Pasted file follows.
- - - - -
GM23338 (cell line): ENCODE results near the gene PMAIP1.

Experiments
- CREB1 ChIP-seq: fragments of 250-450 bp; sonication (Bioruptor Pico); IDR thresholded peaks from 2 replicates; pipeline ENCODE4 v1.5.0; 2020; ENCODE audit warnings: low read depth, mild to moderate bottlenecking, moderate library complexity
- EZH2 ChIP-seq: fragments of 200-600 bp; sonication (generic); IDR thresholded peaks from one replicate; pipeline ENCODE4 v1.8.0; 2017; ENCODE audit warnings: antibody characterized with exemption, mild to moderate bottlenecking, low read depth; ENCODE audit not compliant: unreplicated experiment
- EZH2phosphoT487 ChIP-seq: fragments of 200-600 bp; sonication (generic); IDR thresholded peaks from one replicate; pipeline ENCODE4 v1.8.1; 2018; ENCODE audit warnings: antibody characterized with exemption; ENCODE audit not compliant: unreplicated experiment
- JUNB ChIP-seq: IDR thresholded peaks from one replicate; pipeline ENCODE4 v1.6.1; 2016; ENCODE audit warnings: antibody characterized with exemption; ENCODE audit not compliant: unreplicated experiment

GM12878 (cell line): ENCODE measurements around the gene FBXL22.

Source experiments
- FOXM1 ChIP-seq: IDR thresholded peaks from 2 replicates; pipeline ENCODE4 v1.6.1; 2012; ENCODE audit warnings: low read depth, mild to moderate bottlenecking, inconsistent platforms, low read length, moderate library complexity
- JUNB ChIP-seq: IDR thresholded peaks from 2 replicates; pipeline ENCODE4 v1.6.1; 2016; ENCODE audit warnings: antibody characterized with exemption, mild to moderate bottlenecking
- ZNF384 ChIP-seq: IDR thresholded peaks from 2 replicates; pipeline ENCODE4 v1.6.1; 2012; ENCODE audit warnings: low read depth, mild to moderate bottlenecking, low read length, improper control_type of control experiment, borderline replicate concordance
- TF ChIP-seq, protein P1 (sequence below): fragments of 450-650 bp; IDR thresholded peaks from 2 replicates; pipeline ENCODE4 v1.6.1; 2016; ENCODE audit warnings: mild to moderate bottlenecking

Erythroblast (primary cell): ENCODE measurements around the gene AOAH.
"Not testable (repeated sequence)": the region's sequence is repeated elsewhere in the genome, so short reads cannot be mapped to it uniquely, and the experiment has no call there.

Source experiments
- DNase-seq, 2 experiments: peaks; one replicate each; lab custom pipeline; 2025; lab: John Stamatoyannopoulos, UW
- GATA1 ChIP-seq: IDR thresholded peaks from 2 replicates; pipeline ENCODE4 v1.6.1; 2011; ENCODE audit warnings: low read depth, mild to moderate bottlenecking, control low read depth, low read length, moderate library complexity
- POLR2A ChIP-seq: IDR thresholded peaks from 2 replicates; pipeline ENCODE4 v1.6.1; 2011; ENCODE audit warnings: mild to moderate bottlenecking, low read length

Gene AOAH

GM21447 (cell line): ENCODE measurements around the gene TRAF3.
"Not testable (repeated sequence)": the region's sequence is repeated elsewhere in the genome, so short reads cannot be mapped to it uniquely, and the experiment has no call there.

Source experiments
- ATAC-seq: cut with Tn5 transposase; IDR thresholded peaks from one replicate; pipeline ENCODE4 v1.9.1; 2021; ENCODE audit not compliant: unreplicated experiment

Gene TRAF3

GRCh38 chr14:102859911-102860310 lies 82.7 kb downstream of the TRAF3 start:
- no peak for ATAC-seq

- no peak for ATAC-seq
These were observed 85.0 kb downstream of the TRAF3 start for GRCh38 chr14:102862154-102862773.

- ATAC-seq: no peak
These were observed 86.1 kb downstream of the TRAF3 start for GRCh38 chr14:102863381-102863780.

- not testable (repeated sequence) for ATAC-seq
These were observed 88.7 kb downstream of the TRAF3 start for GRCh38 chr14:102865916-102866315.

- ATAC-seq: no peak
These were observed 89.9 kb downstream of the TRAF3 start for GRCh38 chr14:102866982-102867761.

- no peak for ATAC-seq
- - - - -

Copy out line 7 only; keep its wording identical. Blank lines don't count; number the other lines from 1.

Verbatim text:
GM12878 (cell line): ENCODE measurements around the gene FBXL22.